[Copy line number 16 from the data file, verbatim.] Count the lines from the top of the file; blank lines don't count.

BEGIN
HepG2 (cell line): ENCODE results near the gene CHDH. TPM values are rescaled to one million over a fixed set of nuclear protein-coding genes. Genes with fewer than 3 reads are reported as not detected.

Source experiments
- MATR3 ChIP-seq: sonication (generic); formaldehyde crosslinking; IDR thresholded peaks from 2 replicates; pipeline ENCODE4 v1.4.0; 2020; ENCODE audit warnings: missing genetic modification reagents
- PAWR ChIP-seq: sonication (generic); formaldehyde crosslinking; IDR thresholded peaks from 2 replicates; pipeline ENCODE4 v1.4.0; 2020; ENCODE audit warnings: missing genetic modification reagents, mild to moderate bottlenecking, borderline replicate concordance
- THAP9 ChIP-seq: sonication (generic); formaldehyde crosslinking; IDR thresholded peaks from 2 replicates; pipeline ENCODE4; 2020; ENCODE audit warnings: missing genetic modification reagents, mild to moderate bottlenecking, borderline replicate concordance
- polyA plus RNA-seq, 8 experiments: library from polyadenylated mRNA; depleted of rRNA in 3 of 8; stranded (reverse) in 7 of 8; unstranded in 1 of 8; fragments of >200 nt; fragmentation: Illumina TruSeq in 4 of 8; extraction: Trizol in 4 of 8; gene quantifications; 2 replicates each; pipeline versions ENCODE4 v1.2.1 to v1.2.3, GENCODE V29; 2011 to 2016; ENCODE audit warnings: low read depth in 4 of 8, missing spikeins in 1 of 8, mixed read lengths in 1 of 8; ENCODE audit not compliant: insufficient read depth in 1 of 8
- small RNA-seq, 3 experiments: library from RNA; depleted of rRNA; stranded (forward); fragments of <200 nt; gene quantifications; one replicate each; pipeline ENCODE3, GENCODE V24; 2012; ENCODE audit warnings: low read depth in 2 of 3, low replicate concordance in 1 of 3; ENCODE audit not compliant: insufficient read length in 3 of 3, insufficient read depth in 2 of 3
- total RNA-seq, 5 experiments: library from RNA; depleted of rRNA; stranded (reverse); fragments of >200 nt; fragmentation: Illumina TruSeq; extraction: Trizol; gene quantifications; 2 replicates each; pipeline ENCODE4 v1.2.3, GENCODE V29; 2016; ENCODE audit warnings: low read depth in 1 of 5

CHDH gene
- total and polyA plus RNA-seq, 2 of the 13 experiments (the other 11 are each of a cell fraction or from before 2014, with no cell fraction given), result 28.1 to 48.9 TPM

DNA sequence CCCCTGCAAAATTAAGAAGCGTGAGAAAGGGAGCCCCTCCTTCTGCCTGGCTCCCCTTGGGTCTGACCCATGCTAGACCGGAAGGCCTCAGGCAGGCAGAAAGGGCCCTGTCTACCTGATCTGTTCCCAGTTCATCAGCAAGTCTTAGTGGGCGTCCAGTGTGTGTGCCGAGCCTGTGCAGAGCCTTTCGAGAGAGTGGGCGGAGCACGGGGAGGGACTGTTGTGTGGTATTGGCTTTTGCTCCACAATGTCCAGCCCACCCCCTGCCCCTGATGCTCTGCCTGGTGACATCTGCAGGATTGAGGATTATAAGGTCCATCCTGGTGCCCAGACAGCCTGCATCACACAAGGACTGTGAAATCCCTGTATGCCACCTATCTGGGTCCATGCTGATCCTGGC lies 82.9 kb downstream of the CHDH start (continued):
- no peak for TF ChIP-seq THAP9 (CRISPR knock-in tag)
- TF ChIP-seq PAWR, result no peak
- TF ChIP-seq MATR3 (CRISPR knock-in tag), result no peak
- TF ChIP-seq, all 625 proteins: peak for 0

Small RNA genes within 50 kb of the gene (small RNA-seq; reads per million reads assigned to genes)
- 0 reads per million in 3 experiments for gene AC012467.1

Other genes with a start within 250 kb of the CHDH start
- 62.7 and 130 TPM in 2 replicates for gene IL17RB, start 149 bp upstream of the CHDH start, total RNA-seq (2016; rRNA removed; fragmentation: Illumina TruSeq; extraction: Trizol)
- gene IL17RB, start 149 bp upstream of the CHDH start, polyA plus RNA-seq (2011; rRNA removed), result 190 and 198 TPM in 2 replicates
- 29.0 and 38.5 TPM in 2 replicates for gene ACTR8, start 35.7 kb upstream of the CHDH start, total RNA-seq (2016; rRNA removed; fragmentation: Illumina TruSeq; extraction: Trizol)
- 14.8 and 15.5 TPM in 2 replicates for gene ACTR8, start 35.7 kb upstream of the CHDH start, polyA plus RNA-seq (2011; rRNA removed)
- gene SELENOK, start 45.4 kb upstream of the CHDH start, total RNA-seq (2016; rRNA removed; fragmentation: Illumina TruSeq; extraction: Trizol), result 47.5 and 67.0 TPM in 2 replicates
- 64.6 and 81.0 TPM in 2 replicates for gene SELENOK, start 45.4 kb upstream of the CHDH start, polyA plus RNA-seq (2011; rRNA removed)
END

Small RNA genes within 50 kb of the gene (small RNA-seq; reads per million reads assigned to genes)